holiday-socks

Winter sneaks up on us quickly. While your family may look forward to ice skating, snow days and the year’s first frost, your house dreads the change of season. For your home, winter means low temperatures and high energy bills. Here are some tips for preparing your home for the cold weather so you can save energy and possibly prevent damage to your property.

Remove window AC units.

When outside temperatures drop to 60 degrees Fahrenheit or below, it may be time to remove your window AC units and put them into storage until the spring. (Be sure to cover it or place it in its original box before you store.) Leaving AC units in place throughout the winter can cause damage to the units’ components and can leave your house vulnerable to chilly drafts of wind. Whether you use window AC units or you have central AC, you should also consider installing draft guards to protect your home from cold air and keep your energy bills down.

Keep your doors tightly sealed.

It’s advisable to invest in storm doors for the winter season. Storm doors improve your home’s energy efficiency and protect your main entry door, which can be expensive to replace or repair. Install weather stripping around all doors and windows and caulk any gaps to reduce the flow of outside air. This will especially help with more efficient garage storage.

Store your summer sports equipment.

When the winter arrives, it’s time to swap out summer sports gear and get out your winter equipment for the season. Put your swimsuits, beach towels, and baseball gloves into storage until the spring. There’s no sense in letting summer objects like beach towels take up precious mudroom space when there’s a foot of snow on the ground outside. Get your ice skates out of storage and make the most of the winter weather. Winter gear, like snow pants and skis, may be a bit bulkier than your summer stuff, so you might need to rearrange your garage or mudroom to accommodate. This is a great excuse to go through your excess junk and store, toss, or donate any nonessential items that are taking up space.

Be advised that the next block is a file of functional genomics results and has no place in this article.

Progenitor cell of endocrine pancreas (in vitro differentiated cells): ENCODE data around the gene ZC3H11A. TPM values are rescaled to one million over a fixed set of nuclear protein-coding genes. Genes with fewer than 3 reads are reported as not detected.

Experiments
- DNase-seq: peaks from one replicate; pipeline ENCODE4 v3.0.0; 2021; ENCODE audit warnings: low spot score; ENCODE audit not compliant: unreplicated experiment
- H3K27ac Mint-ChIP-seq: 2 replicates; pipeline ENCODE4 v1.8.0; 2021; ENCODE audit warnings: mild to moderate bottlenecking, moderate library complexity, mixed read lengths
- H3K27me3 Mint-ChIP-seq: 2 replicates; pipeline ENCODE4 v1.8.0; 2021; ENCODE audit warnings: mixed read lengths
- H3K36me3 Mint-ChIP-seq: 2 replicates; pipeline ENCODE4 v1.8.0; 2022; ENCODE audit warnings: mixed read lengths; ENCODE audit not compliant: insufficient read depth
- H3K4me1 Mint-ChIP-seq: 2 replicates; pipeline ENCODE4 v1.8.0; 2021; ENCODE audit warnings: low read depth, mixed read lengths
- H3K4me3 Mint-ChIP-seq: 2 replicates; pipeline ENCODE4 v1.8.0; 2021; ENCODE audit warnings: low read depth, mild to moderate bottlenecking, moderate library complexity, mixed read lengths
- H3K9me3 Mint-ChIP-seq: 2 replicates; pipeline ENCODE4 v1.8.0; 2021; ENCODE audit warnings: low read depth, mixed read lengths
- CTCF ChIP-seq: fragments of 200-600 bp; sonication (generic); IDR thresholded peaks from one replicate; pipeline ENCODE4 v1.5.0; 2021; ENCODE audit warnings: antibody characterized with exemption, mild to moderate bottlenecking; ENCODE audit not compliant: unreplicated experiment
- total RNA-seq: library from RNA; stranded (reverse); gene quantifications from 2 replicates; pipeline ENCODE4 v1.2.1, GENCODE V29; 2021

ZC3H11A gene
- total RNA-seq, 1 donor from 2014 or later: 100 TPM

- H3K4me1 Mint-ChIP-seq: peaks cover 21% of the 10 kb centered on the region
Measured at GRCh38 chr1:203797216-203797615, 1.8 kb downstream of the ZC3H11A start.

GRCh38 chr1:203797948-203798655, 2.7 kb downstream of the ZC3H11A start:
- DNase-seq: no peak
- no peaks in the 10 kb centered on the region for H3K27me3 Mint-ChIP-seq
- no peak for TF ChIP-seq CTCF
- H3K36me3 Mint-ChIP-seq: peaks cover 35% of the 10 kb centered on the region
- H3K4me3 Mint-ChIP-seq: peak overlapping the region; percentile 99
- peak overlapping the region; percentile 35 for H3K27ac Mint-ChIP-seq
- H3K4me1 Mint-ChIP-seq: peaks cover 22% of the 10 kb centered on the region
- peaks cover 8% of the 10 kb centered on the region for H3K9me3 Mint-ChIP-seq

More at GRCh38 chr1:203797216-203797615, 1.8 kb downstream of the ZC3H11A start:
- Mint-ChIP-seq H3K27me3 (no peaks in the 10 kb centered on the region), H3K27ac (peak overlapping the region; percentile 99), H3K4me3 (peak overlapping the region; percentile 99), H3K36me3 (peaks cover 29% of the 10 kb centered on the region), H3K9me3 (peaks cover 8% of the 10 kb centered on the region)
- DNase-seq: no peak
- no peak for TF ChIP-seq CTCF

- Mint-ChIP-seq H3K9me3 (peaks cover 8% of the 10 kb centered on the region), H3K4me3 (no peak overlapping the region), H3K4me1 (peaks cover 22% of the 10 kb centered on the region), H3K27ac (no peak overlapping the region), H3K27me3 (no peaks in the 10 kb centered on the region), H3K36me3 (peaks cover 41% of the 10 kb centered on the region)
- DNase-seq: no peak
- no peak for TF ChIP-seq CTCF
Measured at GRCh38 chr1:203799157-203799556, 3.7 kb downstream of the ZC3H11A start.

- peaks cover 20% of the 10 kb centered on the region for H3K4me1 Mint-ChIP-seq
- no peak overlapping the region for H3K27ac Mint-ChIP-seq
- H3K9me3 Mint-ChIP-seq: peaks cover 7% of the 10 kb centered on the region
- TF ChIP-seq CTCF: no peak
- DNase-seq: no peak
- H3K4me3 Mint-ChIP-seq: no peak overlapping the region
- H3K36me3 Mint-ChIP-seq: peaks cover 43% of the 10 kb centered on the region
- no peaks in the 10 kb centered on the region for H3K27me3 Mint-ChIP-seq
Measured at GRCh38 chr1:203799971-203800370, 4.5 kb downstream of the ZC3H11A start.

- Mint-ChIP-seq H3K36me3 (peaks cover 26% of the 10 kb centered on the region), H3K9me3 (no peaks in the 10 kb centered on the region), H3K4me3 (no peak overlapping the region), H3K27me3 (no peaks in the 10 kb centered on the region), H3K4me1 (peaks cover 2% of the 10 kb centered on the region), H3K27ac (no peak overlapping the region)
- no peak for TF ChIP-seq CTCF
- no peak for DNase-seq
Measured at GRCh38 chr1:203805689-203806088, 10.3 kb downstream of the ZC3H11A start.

Give your home furnace an annual checkup.

If your house is heated by a furnace, give your furnace a thorough cleaning each year before the winter begins. Taking good care of your furnace will reduce the risk of hazardous sediment buildup, which can pose a fire risk if left uncleaned. Additionally, cleaning your furnace’s filter at least once a year will maximize your system’s energy efficiency and save you money in the long run. After cleaning, you may want save room by putting the cleaning supplies into storage until the next time you clean your furnace.

Get your fireplace ready for use.

Each winter, we all look forward to cozying up by the fireplace with a cup of hot cocoa. But before lighting the season’s first fire, there are four necessary steps you must take to ensure fire safety. First, inspect your chimney for damage such as cracks or loose bricks. Second, put a cap on your chimney. A chimney cap will protect your chimney from rain, debris and animal intrusion. Next, get the right wood for your fire. You’ll want dense wood, such as oak, which has been stored in a dry environment for at least six months. Finally, install a spark guard. A metal mesh screen or a glass fireplace door can block flying embers from posing a fire risk for your home.

When your fireplace is ready for use, your doors and windows are tightly sealed, your AC units are stored away, and your home’s furnace is cleaned, your house will be prepared for whatever winter can throw its way. Your family can sit back, relax and enjoy the cheeriest season of the year. If you get ambitious again, you can try tending to the rest of your home with these winter organization tips.